Hydrogen full cell technology PPT & PDF Seminar Report
In the future, predominantly solar or wind power systems will likely require energy storage for days to approximately a week, with or without connections to the electric grid. If so, conversion of electricity to chemical energy is potentially attractive, since chemicals are inexpensive to store and turnaround efficiency is less critical for storage periods of a week or more. The most attractive chemical for this process is likely to be hydrogen (H2) generated locally by electrolysis of water using intermittent excess solar or wind power. Later, when combined with air or oxygen (O2) in engines or fuel cells, H2 can regenerate electricity on demand.
A predominantly renewable electricity supply could be combined synergistically with a future carbon-free electrolytic H2 transportation sector. Co-production of electricity and H2 fuel would enable massive deployment of intermittent electric generation by making efficient use of otherwise almost unavoidable excess generation during some time periods. The reliability of solar and wind power could also be improved through intentional “overseeing” of generation capacity relative to demand, since the additional excess electricity could produce H2 fuel. The energy stored in the H2 infrastructure and/or onboard H2 vehicles would be large enough to buffer H2 demand on the time scale of days. When wind or sunshine was low, higher H2 prices would temporarily reduce H2 demand from vehicles. Later, when solar and wind electricity supplies returned to higher levels, accumulated demand for H2 fuel could be easily met and H2 prices could drop.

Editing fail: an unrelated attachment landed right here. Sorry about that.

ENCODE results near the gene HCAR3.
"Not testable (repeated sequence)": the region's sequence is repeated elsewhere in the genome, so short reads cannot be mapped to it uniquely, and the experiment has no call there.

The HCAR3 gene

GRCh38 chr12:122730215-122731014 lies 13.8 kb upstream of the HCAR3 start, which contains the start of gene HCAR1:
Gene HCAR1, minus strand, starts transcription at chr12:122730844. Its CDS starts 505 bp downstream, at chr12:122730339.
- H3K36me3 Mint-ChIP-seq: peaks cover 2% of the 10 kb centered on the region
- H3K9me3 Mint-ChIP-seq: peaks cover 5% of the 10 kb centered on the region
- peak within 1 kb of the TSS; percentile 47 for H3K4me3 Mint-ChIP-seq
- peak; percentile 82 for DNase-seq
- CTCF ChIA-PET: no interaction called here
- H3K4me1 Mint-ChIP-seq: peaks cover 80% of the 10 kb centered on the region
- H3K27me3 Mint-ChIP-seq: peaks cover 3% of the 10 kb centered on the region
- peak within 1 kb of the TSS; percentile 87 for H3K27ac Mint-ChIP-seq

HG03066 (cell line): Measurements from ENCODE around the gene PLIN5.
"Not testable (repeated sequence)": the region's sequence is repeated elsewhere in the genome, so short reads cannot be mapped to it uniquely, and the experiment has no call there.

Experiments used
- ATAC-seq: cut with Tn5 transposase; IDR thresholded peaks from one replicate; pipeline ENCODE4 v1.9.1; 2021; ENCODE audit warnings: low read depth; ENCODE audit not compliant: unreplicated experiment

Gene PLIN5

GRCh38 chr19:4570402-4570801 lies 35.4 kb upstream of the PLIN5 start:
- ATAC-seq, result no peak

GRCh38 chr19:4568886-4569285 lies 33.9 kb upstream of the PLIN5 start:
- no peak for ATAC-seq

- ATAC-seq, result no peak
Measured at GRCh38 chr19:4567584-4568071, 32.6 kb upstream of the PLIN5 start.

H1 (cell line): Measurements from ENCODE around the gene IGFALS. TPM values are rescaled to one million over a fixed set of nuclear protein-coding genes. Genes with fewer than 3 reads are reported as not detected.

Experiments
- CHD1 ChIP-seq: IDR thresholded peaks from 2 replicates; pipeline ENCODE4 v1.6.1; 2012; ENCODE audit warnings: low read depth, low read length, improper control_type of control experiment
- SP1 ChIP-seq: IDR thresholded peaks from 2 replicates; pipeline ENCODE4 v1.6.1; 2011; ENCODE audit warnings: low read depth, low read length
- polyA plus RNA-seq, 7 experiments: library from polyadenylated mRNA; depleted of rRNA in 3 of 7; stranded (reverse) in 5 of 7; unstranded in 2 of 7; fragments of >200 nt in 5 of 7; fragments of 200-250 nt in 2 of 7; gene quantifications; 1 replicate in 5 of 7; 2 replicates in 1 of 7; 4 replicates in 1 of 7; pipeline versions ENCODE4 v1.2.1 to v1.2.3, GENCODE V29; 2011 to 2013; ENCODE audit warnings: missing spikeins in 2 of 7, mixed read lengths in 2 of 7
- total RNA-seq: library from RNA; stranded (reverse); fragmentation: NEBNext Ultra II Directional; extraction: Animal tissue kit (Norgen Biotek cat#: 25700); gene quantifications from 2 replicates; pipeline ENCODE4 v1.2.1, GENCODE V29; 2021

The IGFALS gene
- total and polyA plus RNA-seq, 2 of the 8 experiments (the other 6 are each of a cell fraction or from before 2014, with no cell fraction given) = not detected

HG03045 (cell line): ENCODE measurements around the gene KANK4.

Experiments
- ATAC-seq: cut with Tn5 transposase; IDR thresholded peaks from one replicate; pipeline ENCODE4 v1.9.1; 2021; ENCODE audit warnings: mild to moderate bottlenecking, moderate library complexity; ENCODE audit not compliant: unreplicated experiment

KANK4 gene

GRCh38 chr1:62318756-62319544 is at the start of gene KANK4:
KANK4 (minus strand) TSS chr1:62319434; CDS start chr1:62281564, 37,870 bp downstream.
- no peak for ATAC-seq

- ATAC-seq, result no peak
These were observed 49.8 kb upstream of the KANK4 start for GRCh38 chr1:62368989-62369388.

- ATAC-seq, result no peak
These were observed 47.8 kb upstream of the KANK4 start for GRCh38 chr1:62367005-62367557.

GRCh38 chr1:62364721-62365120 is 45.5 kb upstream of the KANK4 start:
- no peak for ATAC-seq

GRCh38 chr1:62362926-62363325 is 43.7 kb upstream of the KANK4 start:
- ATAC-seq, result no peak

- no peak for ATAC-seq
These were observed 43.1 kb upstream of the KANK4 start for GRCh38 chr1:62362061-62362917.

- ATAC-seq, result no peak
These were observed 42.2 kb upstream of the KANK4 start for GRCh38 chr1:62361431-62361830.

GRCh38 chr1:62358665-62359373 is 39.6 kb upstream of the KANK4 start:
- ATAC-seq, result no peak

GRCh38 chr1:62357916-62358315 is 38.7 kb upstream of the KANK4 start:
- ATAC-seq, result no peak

Furthermore, if travel patterns and/or vehicle use were flexible over short periods (i.e. days), then the transportation sector could also vary transportation use in response to H2 supply and cost levels. Further integration of the electricity and H2 transportation sectors could, in principle, include the very large latent energy storage capacity of H2 vehicles as back-up power sources or even routine energy storage. A future H2 hybrid-electric or fuel cell automobile with 5-10 kg of H2 onboard (energy equivalent to 5-10 gallons of gasoline) could provide 75-150 kWh of electricity, enough to power a typical home for up to a week. The amount and efficiency of back-up power available from a H2 automobile would actually grow with consumer demands for greater size, power, and driving range. This would turn what is otherwise an engineering challenge (designing a cost-competitive H2 vehicle with range and performance comparable to or better than conventional gasoline vehicles), into a value-added benefit.
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